Thursday, July 22, 2010

Coordinated Vulnerability Disclosure (CVD)

Today Microsoft announced a shift in philosophy on their approach to the topic of vulnerability disclosure. Rather than referring to "Responsible Disclosure" the new framework is "Coordinated Vulnerability Disclosure" or CVD.

The MSRC Blog describes CVD as follows:

"Newly discovered vulnerabilities in hardware, software, and services are disclosed directly to the vendors of the affected product, to a CERT-CC or other coordinator who will report to the vendor privately, or to a private service that will likewise report to the vendor privately. The finder allows the vendor an opportunity to diagnose and offer fully tested updates, workarounds, or other corrective measures before detailed vulnerability or exploit information is shared publicly. If attacks are underway in the wild, earlier public vulnerability details disclosure can occur with both the finder and vendor working together as closely as possible to provide consistent messaging and guidance to customers to protect themselves.

Responsibility is still imperative, but it is a shared responsibility across the community of security researchers, security product providers and other software vendors. Each member of this community of defenders plays a role in improving the overall security of the computing ecosystem."

In my opinion, it is irresponsible for any researcher to publicly disclose the details of a vulnerability, particularly one that is not in the wild. Regardless of whether the process is called "Responsible Disclosure" or "Coordinated Vulnerability Disclosure" or whether "in the wild" or not, those who expect immediate response when a vulnerability is reported need to keep some things in mind.

The most important aspect of making a software change is to make one change at a time and "test, test, and test again" after each change. Even after stringent tests are conducted, to ensure the change does not "break" something else, it is necessary to translate the changes to the many supported languages -- and test yet again. I would much rather wait the extra time for the testing to be properly conducted than get buggy updates!
Edit Note:
This, from Protection for New Malware Families Using .LNK Vulnerability, is precisely why it is my opinion that it is irresponsible by researchers to release proof-of-concept details to the public.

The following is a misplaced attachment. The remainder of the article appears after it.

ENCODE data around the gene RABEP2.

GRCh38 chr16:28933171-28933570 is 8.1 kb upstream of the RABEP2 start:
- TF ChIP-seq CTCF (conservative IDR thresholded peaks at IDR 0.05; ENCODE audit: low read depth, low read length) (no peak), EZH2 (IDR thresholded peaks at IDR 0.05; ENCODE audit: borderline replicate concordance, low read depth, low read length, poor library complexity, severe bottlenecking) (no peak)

"What we’re seeing with the use of this new vulnerability by two other malware families is typical when an exploitable vulnerability is made public: initially, details emerge about a proof-of-concept malware or a targeted attack, then someone releases a public exploit, then the exploit gets incorporated into malware crime kits, and then we begin seeing different families using it."
For more detailed information regarding the tenants of CVD, please see Katie Moussouris' Ecostrat blog post, Coordinated Vulnerability Disclosure: Bringing Balance to the Force.


Clubhouse Tags: Clubhouse, Microsoft, Windows, Security, Updates, Vulnerabilities, Information,

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Backpacks - Rachel said...

I like the post with such a nice material which is much informative.


Henson S said...

What if the vulnerability is in the wild, and has been disclosed to the maker of the software--but nothing's been done about it?

I think in that edge-case that it's actually OK to post the details of the exploit. It drives awareness around the problem, and forces developers to do something.

Corrine said...

How do you know the software developers aren't doing something about the vulnerability? By publicly posting the details, the information is then broadly available to malware writers. As explained at Stuxnet, malicious .LNKs, ...and then there was Sality, this is precisely what happened when the .lnk vulnerability was irresponsibly made public:


"As with many new attack techniques, copycat attackers can act quickly to integrate new techniques. Although there have been multiple families that have picked up this vector, one in particular caught our attention this week– a family named Sality, and specifically Sality.AT. Sality is a highly virulent strain. It is known to infect other files (making full removal after infection challenging), copy itself to removable media, disable security, and then download other malware. It is also a very large family—one of the most prevalent families this year. After the inclusion of the .LNK vector, the numbers of machines seeing attack attempts combining malicious .LNKs and Sality.AT soon surpassed the numbers we saw with Stuxnet. We know that it is only a matter of time before more families pick up the technique."